Wednesday, July 26, 2017

Manifesto (July 28th and 30th at the Cleveland Cinematheque)



[MANIFESTO screens Friday July 28th at 7:30 pm and Sunday July 30th at 8:25 pm at the Cleveland Cinematheque.]

Review by Bob Ignizio

Conceived as an art installation in which 13 short films each played on their own screen, writer/director Julian Rosefeldt’s MANIFESTO has been edited by Bobby Good into a feature film that can play on just one screen. As one might guess, this is very much a conceptual art film. The concept in this case being that various artistic manifestoes (Dadaism, surrealism, Dogme 95, etc.) are given voice by actress Cate Blanchett playing a variety of characters.

Blanchett’s performances turn what could have been a dry, intellectual exercise into something human and relatable. Her characters include a scruffy beareded street person, an inebriated rocker, a woman giving a eulogy, a housewife saying grace, a factory worker, and dual TV reporters. Sometimes the characters seem like perfect compliments to the philosophies they’re espousing, other times they’re just the right juxtaposition.


I particularly enjoyed Blanchett as a school teacher grading children on how well they followed the rules of Dogme 95. It helps if you’re familiar with Lars von Trier’s (now largely abandoned) rules for filmmaking. But even if you aren’t, Blanchett’s delivery of the lines still lets the humor come through.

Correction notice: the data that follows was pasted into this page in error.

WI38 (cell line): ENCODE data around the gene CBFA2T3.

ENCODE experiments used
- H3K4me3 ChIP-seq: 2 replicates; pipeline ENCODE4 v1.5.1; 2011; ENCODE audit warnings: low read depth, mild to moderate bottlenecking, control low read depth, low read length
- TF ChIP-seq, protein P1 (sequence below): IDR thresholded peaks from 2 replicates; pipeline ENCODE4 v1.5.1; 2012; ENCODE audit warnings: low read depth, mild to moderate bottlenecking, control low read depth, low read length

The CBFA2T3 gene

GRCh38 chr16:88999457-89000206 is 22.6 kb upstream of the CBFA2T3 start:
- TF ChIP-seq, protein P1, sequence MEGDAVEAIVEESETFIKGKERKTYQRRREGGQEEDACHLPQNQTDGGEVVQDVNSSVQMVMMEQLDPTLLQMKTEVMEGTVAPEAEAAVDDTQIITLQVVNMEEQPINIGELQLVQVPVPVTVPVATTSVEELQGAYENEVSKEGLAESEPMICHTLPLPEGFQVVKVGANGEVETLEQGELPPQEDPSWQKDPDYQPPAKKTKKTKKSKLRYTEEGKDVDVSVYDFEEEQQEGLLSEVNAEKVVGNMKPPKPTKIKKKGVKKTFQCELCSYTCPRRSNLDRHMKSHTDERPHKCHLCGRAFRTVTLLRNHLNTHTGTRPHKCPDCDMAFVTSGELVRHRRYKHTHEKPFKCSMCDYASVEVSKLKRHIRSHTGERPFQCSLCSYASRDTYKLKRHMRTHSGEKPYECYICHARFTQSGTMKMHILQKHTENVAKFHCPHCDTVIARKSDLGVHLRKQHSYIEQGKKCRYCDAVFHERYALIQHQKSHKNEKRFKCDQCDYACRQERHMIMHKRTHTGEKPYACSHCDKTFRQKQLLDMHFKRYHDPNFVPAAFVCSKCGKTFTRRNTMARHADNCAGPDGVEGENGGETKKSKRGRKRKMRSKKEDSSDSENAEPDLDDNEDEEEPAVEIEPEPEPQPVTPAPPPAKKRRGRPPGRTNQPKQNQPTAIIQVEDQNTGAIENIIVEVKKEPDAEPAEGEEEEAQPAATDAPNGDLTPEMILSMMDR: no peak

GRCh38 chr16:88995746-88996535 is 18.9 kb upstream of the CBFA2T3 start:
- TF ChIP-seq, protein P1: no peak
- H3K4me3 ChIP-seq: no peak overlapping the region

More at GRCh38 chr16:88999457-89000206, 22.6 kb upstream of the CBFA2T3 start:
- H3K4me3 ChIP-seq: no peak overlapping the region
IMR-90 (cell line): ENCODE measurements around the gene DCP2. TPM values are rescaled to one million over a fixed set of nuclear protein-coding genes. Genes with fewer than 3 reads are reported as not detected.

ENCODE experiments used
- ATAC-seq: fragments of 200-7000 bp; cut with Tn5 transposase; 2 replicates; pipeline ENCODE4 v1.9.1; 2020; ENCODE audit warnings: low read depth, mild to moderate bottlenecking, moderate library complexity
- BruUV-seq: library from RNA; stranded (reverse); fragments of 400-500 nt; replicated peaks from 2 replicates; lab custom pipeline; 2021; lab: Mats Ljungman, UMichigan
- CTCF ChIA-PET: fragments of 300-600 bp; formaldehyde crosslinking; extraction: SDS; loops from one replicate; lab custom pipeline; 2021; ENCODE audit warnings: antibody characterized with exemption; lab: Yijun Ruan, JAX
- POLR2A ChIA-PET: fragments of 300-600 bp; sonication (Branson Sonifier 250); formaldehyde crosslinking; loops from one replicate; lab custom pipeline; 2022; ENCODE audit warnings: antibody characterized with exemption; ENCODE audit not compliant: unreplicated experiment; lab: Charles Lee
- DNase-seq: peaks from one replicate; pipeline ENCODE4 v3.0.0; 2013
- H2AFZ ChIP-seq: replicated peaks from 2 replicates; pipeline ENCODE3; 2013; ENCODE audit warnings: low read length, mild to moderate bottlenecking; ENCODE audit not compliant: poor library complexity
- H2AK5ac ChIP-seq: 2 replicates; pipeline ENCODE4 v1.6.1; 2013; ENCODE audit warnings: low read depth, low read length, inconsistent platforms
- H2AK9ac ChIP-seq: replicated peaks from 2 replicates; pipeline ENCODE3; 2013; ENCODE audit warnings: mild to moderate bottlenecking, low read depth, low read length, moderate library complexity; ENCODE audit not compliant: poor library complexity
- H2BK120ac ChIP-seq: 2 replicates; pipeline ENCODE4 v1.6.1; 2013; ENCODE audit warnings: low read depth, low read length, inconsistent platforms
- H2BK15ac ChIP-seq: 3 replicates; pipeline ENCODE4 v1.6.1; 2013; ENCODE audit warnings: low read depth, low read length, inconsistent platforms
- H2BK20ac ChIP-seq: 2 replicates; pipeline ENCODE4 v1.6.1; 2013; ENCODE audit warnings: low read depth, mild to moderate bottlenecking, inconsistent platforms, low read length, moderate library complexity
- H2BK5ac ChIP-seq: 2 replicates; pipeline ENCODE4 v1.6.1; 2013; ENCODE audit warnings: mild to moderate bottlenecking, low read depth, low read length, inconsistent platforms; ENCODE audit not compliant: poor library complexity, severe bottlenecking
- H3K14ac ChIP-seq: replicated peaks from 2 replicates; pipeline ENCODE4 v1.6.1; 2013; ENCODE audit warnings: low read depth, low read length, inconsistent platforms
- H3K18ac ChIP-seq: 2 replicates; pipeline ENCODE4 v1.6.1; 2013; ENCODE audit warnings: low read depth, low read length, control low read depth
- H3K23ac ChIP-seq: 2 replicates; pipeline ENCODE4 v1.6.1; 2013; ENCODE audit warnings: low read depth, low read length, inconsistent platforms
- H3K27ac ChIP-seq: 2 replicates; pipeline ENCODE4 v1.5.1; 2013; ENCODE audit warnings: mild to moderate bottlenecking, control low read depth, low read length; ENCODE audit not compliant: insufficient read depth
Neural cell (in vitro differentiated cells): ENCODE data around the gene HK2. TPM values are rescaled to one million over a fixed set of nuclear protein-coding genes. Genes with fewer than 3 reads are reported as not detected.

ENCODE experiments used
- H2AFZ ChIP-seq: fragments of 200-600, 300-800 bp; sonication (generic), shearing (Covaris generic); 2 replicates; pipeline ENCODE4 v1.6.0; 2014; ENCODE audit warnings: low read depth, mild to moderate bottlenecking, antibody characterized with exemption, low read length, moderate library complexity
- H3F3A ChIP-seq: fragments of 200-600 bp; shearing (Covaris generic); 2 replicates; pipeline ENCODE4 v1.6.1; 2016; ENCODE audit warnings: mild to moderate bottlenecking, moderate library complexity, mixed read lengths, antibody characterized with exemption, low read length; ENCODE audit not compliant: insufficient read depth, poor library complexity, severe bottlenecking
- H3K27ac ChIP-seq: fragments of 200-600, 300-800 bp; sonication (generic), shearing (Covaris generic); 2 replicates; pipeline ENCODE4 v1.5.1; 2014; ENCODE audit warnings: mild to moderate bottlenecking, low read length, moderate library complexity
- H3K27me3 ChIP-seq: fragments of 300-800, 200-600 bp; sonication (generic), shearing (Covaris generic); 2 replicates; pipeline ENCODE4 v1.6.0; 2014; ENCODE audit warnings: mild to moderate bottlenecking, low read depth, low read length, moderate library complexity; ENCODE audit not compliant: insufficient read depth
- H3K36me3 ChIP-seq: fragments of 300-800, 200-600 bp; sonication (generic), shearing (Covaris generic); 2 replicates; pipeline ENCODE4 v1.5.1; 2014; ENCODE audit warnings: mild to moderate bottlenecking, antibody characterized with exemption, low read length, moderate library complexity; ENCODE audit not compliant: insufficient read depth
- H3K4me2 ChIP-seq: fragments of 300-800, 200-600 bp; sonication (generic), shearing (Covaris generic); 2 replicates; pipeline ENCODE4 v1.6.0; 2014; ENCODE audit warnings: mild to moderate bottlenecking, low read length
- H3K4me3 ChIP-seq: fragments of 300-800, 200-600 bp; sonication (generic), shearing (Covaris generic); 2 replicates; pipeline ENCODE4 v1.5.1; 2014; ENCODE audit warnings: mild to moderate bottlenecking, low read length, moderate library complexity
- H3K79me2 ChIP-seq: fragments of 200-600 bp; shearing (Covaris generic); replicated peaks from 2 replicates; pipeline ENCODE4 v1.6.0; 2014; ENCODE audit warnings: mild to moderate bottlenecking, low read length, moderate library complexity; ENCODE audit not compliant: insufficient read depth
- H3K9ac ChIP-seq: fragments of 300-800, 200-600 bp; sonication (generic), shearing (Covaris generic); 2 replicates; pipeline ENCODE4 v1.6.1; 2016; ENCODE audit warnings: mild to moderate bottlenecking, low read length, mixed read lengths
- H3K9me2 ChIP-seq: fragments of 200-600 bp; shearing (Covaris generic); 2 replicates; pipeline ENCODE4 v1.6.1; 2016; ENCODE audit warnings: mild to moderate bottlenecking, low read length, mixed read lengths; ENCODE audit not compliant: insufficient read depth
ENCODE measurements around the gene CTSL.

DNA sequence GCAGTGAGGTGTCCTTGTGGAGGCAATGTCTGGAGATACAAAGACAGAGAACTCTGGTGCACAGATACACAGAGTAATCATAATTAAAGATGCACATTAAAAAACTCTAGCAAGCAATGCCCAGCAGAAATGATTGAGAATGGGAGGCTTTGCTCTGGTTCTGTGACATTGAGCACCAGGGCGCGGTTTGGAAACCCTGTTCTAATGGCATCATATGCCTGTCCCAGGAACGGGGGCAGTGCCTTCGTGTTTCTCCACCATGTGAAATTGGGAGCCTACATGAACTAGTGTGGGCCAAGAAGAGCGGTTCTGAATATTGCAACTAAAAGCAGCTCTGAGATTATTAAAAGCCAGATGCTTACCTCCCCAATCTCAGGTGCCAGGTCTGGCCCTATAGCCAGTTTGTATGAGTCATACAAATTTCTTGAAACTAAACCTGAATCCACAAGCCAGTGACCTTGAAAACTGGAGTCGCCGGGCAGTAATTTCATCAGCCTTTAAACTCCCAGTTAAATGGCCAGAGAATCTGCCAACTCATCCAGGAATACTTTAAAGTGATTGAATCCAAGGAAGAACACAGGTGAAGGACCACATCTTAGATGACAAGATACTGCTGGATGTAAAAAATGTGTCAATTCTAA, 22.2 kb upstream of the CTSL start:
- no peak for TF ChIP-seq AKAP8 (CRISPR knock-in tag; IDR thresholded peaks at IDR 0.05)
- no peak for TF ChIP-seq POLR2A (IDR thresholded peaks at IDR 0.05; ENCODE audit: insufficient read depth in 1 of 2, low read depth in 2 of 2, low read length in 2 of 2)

MANIFESTO both celebrates and mocks its subject. The film recognizes the inherent arrogance and absurdity of trying to place rules on something like art, while at the same time highlighting the ways in which constraints can be freeing and help art to progress.

Rosenfeldt has an artist’s eye, taking great care with his film’s set design, choice of locations, and of course, camera compositions. There’s no plot in the traditional sense, but tonally and thematically the film flows well. Not exactly mainstream fare, to be sure. But given its premise, MANIFESTO is surprisingly accessible and entertaining, and has a lot more laughs than one has any right to expect. You still may not like it, but it’s hard to argue that it doesn’t execute what it sets out to do perfectly. 4 out of 4 stars.

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